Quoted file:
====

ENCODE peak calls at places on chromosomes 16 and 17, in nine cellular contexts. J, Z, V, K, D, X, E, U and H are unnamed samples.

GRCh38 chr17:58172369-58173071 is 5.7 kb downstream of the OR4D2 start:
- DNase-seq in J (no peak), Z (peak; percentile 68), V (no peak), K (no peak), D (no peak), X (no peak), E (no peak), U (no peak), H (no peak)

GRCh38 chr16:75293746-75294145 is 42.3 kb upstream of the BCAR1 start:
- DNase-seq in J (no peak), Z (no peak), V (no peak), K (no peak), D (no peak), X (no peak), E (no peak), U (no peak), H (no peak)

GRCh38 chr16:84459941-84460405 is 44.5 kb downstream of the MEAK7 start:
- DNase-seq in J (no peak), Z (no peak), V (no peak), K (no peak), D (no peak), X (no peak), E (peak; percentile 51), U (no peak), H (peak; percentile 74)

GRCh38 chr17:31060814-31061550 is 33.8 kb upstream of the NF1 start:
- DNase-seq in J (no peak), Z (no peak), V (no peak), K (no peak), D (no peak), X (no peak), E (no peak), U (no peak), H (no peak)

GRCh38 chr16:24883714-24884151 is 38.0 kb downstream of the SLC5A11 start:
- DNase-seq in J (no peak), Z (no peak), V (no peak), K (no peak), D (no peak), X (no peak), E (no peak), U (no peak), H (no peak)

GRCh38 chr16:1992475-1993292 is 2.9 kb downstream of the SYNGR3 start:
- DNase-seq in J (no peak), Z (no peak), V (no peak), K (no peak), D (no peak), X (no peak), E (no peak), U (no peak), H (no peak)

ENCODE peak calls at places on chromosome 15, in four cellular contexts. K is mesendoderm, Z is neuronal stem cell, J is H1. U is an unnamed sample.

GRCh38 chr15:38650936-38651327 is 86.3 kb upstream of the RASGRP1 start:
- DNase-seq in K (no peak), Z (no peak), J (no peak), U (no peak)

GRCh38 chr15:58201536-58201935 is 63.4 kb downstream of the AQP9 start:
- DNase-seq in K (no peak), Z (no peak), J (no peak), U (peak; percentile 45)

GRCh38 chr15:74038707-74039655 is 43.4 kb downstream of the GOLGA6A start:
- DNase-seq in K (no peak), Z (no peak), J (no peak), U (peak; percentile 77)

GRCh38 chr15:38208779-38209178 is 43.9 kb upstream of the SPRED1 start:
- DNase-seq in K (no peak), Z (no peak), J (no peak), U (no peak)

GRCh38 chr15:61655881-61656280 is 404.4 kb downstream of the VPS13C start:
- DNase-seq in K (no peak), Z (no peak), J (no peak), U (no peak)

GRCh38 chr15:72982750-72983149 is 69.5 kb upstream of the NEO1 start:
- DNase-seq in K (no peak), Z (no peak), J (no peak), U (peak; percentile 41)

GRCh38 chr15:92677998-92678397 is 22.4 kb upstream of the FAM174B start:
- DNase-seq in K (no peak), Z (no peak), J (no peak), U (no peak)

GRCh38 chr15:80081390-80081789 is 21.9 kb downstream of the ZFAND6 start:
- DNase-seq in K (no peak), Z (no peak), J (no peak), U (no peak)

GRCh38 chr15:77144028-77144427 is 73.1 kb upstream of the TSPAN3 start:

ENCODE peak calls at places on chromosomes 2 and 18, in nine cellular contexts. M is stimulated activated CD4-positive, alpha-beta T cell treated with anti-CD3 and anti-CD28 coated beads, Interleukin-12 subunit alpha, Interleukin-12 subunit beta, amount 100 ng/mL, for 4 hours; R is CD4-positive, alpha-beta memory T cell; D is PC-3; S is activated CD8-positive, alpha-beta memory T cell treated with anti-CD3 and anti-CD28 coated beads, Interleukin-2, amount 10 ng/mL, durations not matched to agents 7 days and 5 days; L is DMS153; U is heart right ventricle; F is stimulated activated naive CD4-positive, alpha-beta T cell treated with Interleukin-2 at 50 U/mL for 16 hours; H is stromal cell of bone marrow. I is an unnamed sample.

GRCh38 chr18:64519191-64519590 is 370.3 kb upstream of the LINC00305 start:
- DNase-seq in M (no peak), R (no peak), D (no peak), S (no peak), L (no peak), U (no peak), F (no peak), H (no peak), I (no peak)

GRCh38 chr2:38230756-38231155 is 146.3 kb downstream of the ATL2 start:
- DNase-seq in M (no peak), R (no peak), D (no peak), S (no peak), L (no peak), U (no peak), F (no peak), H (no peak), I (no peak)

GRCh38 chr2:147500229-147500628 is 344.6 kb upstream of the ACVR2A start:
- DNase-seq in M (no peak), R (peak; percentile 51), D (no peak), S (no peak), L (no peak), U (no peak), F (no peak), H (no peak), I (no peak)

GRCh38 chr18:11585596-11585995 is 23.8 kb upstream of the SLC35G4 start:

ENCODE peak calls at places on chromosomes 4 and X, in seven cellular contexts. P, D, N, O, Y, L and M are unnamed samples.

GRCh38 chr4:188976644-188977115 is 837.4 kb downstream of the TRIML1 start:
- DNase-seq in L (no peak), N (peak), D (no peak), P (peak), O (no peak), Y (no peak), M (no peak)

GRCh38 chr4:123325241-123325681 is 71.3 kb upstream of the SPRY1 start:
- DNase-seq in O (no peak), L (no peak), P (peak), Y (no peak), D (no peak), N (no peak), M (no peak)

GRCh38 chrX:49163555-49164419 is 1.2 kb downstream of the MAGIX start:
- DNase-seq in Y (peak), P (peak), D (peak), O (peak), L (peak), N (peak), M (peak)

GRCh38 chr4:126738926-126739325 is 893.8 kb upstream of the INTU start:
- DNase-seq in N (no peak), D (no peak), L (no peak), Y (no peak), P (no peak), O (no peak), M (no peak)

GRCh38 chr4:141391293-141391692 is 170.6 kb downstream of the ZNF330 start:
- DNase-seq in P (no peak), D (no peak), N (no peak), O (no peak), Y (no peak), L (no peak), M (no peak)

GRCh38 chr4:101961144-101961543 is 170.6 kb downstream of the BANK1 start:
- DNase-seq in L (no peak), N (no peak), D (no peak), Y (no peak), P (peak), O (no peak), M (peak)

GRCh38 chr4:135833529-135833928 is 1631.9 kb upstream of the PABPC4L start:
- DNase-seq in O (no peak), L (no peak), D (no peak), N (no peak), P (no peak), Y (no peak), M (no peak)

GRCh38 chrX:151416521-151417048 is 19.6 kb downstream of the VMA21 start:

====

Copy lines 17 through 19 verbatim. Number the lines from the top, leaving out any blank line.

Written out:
GRCh38 chr15:58201536-58201935 is 63.4 kb downstream of the AQP9 start:
- DNase-seq in K (no peak), Z (no peak), J (no peak), U (peak; percentile 45)

GRCh38 chr15:74038707-74039655 is 43.4 kb downstream of the GOLGA6A start: